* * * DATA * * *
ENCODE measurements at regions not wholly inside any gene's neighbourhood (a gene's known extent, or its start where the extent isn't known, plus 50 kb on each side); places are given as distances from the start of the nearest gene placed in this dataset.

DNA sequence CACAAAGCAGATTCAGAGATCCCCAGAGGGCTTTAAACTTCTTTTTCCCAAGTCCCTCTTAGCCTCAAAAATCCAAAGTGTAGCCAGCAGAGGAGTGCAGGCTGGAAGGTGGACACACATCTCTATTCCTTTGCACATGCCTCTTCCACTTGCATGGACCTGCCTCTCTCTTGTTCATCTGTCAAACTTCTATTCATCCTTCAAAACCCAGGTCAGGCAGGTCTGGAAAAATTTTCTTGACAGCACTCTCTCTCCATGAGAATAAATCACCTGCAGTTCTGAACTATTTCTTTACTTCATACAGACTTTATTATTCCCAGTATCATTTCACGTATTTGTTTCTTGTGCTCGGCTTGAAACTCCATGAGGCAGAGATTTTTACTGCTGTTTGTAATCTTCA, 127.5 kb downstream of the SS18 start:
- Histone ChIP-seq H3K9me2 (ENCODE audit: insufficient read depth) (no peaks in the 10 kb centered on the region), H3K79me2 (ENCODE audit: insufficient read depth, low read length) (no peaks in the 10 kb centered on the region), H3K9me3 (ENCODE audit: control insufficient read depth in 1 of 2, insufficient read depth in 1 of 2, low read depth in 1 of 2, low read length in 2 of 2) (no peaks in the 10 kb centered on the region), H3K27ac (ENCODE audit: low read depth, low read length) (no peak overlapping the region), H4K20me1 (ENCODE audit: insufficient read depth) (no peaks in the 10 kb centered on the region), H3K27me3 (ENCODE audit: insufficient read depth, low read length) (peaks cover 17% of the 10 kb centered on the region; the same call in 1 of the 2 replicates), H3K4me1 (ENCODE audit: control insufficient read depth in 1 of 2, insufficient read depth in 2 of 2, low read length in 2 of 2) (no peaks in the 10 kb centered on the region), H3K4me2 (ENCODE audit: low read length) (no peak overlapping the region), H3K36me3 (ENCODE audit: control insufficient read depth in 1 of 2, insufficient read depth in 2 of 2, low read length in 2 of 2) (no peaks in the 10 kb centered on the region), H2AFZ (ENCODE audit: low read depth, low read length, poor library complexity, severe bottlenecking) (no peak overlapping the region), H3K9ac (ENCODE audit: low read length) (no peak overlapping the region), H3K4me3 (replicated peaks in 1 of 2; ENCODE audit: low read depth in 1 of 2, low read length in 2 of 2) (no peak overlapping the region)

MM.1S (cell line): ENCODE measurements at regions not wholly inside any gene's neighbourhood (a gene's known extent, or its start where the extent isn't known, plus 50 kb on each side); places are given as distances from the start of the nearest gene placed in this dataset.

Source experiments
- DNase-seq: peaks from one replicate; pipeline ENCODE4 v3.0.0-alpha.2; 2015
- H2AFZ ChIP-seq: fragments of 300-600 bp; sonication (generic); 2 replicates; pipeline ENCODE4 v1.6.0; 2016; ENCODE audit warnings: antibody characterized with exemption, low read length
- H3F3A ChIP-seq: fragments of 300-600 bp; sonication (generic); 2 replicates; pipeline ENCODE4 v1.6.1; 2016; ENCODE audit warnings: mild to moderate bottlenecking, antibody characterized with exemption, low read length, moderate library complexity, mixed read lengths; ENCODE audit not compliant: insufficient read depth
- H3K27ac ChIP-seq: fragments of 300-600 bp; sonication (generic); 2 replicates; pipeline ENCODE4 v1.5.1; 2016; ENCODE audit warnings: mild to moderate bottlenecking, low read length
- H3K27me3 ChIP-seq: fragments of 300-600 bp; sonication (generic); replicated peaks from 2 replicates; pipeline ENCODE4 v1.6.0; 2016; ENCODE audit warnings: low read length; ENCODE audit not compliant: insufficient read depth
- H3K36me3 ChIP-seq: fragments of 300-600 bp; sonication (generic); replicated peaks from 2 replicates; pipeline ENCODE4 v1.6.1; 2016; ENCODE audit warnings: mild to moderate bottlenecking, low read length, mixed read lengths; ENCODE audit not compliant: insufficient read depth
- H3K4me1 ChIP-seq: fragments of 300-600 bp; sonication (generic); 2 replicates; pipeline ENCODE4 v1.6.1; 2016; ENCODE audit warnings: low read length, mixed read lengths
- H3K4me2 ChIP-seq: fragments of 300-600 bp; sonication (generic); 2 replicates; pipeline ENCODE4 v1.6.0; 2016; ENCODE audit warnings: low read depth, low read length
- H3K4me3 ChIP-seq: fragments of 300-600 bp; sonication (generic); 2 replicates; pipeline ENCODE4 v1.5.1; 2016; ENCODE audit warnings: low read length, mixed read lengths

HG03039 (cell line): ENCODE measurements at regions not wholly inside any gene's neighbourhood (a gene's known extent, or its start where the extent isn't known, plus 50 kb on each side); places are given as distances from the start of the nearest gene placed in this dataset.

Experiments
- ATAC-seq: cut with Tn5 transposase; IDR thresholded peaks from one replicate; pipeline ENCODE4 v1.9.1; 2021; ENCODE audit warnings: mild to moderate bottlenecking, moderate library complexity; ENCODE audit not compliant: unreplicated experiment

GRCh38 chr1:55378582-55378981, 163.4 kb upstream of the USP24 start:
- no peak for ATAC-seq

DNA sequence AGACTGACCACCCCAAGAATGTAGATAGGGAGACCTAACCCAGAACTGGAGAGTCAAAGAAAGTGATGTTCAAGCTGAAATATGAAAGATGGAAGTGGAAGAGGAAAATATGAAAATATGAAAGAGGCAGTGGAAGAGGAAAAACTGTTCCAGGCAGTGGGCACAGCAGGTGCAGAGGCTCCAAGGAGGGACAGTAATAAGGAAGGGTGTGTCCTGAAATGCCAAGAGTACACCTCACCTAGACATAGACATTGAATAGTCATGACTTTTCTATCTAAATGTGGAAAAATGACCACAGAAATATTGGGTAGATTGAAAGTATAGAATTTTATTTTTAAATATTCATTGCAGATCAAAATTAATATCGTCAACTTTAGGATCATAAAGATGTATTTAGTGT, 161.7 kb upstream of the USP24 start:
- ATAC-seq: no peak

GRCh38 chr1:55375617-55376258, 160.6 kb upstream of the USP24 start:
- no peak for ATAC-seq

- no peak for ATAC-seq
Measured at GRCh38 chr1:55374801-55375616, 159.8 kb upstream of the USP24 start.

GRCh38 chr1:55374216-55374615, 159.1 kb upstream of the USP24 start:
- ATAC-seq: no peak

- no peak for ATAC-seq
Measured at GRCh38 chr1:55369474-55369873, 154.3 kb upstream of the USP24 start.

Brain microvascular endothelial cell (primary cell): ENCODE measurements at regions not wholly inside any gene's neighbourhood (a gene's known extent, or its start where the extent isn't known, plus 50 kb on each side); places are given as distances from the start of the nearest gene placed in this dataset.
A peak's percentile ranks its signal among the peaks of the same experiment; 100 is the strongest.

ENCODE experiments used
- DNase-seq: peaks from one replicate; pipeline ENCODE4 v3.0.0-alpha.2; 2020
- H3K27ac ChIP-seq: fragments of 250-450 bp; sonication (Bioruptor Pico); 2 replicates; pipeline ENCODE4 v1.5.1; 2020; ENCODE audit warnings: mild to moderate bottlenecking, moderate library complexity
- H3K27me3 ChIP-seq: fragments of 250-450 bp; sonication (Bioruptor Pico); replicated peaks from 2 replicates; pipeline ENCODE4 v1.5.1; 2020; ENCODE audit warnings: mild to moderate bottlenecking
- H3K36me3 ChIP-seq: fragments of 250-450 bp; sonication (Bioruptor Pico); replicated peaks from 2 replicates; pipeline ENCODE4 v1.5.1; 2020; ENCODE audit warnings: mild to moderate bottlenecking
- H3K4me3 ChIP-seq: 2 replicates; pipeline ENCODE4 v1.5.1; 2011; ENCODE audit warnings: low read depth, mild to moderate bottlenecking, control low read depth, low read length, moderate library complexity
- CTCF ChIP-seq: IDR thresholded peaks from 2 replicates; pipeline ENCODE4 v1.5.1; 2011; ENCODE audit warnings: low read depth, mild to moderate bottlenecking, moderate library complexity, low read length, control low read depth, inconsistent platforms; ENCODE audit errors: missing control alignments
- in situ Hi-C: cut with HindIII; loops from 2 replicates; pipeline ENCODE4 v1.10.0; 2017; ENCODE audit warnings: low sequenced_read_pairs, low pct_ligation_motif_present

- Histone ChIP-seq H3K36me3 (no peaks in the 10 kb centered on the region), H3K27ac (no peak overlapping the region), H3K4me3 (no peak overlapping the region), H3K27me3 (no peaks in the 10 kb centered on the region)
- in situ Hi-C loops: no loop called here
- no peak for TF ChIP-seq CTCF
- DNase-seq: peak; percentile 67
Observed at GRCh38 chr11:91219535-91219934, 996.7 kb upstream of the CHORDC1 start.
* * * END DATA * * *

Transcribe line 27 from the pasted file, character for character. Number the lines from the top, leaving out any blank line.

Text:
- ATAC-seq: no peak